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Business Cycle Fluctuations and the Life Cycle: How Important is On-The-Job Skill Accumulation?

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  • Gary D. Hansen
  • Selo Imrohoroglu

Abstract

We study the effects of on-the-job skill accumulation on average hours worked by age and the volatility of hours over the life cycle in a calibrated general equilibrium model. Two forms of skill accumulation are considered: learning by doing and on-the-job training. In our economy with learning by doing, individuals supply more labor early in the life cycle and less as they approach retirement than they do in an economy without this feature. The impact of this feature on the volatility of hours over the life cycle depends on the value of the intertemporal elasticity of labor supply. When individuals accumulate skills by on-the-job training, there are only weak effects on both the steady-state labor supply and its volatility over the life cycle.

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Bibliographic Info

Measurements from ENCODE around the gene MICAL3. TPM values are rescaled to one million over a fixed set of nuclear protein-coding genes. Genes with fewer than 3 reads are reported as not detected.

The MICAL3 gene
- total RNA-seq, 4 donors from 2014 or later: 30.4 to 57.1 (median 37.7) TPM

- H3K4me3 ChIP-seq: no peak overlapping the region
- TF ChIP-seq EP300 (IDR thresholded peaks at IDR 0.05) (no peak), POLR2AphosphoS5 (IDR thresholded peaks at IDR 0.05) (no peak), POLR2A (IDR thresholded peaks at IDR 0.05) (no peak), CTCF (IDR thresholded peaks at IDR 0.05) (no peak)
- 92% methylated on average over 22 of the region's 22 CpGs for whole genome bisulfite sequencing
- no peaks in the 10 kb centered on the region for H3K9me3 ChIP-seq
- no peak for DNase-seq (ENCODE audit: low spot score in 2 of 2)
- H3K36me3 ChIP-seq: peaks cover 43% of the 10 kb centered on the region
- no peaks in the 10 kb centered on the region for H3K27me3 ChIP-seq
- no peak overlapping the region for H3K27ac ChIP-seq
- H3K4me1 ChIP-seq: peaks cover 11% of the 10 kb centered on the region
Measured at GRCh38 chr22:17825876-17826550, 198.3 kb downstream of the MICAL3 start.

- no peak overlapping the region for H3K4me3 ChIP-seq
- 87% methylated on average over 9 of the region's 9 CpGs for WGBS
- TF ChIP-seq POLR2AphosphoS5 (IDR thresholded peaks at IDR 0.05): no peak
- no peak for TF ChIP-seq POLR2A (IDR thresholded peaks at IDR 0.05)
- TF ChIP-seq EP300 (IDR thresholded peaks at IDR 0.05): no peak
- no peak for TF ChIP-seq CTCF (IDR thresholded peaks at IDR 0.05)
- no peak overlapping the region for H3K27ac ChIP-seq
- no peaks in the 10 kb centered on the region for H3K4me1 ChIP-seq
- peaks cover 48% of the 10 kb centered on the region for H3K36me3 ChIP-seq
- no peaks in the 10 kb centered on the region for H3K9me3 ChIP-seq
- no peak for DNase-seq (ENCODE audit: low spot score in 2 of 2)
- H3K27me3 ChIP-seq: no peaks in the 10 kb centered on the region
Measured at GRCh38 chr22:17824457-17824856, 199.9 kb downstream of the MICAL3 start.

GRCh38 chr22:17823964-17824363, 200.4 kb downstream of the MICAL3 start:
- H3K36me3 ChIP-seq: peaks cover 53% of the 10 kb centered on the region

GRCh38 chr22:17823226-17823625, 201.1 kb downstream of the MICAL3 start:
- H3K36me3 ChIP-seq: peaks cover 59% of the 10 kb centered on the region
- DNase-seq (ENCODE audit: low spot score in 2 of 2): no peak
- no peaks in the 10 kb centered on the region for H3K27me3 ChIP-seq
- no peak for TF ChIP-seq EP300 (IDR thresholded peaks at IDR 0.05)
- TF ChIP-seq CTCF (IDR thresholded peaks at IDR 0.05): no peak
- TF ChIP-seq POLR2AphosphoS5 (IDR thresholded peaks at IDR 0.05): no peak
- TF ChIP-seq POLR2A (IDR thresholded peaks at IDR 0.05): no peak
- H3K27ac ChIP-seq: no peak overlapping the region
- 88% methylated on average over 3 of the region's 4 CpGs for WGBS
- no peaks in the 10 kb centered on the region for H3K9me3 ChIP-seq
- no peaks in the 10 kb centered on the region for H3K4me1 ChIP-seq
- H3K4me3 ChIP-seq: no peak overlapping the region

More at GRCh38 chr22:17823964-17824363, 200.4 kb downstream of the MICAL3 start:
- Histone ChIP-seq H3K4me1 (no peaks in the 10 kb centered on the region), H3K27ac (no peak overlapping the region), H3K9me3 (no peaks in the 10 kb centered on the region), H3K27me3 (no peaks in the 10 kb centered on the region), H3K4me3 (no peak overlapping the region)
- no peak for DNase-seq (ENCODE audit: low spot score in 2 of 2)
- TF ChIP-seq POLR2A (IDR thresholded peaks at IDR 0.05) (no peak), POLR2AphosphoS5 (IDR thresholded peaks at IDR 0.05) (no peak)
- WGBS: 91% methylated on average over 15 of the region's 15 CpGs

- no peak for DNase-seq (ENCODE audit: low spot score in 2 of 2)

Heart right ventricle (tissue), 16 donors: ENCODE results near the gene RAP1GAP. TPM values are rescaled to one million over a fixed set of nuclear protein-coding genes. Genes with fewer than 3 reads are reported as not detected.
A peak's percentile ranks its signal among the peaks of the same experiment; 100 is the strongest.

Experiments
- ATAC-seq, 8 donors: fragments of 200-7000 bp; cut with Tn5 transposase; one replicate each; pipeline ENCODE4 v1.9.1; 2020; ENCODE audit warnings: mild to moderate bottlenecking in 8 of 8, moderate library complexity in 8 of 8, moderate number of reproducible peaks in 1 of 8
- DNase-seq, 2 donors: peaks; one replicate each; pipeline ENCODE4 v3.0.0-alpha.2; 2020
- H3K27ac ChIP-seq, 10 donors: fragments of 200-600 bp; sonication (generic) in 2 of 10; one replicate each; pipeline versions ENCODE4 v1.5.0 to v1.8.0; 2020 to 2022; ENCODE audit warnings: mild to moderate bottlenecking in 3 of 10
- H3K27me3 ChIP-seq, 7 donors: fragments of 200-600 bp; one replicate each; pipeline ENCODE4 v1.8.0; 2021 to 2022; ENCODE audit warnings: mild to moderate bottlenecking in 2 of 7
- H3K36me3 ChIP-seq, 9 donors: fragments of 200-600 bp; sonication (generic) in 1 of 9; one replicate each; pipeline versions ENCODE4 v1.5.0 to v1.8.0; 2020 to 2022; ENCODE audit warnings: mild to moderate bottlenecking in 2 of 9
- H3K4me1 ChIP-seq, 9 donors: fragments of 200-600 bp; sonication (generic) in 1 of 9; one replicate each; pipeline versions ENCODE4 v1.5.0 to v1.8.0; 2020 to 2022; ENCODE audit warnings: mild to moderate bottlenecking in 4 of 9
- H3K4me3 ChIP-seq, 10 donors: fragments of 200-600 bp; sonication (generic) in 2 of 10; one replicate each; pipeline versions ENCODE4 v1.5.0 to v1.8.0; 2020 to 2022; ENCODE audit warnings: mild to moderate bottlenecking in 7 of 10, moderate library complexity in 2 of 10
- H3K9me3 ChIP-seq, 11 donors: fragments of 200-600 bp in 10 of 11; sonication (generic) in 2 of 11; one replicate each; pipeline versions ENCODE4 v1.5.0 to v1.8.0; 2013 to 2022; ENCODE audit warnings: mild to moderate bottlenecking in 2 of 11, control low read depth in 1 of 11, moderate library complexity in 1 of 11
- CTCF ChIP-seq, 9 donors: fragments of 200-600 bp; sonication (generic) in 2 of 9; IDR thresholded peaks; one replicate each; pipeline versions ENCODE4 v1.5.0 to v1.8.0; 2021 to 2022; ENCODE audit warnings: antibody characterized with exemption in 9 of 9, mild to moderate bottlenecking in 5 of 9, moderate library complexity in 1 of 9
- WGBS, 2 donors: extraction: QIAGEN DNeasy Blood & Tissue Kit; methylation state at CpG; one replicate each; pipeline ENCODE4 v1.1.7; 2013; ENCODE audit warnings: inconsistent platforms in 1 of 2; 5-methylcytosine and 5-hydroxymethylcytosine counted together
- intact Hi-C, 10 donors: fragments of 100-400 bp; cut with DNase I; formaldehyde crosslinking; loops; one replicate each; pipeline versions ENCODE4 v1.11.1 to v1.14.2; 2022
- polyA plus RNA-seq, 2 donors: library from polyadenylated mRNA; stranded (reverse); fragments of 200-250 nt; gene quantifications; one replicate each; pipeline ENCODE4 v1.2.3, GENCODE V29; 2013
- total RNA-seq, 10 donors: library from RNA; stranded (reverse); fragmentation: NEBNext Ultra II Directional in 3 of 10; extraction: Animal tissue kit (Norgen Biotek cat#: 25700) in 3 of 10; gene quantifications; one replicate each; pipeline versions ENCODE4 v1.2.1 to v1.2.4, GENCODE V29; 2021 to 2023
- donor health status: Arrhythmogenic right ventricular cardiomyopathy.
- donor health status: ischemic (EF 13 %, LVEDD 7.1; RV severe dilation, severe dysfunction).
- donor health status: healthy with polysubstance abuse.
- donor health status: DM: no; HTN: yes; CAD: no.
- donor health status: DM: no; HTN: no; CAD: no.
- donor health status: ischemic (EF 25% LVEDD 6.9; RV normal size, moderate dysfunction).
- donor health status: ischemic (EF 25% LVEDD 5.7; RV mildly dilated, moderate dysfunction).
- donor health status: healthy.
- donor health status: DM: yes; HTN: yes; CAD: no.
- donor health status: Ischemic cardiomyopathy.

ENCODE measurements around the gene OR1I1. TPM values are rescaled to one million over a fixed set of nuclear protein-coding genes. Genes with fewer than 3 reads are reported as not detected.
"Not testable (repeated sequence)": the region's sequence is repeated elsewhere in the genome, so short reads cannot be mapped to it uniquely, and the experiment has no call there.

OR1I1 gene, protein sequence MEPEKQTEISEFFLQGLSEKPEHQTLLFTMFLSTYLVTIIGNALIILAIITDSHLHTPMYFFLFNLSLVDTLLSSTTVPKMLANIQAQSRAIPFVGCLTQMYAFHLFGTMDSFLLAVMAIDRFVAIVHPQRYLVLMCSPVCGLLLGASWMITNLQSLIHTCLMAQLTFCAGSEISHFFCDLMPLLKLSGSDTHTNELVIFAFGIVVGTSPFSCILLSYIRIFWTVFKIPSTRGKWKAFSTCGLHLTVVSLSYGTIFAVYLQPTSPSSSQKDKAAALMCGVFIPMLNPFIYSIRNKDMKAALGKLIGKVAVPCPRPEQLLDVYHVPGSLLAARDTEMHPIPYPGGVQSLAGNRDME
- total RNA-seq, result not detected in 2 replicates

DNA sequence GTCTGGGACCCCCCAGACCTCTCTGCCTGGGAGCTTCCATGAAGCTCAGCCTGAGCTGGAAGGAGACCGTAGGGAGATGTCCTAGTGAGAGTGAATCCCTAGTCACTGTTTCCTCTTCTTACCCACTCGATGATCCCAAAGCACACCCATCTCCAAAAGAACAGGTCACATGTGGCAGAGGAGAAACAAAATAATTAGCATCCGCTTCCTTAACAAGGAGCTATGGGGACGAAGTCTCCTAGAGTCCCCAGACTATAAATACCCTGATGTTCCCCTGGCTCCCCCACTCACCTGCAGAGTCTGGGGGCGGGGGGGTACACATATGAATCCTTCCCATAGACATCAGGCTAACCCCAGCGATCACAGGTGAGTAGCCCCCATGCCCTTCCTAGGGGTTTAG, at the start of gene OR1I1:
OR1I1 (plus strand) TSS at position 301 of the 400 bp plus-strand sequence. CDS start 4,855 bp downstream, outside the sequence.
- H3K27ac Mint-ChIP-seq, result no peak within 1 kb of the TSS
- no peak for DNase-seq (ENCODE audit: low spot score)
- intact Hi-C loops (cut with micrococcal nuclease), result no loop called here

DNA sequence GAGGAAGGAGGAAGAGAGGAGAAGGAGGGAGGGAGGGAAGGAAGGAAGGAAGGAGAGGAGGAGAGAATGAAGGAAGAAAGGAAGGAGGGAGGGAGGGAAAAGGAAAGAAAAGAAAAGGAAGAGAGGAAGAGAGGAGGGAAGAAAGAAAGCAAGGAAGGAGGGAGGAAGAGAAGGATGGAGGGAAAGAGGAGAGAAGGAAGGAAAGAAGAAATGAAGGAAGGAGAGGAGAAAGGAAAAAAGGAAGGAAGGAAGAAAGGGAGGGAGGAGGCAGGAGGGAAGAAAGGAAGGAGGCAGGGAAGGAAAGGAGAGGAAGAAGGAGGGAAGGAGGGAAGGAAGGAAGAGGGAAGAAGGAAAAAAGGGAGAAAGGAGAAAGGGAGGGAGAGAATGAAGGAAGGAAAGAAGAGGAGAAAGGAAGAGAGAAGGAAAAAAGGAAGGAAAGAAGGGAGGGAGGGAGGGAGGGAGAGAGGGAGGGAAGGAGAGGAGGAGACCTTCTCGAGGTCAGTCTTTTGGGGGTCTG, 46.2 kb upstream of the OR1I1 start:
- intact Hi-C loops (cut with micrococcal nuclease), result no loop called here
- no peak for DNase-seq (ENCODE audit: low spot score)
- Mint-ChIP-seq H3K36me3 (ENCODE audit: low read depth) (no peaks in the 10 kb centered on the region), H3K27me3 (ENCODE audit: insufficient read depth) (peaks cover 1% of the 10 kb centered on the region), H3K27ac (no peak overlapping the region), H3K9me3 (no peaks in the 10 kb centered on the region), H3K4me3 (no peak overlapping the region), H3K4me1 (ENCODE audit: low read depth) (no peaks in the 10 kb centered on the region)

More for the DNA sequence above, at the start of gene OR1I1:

Paper provided by National Bureau of Economic Research, Inc in its series NBER Working Papers with number 13603.

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Date of creation: Nov 2007
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Publication status: published as Hansen, Gary D. & Imrohoroglu, Selahattin, 2009. "Business cycle fluctuations and the life cycle: How important is on-the-job skill accumulation?," Journal of Economic Theory, Elsevier, vol. 144(6), pages 2293-2309, November.
Handle: RePEc:nbr:nberwo:13603

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  1. Paul Gomme & Richard Rogerson & Peter Rupert & Randall Wright, 2004. "The business cycle and the life cycle," Working Paper 0404, Federal Reserve Bank of Cleveland.
  2. Yongsung Chang & Joao Gomes & Frank Schorfheide, 2002. "Learning by Doing as a Propagation Mechanism," Macroeconomics, EconWPA 0204002, EconWPA.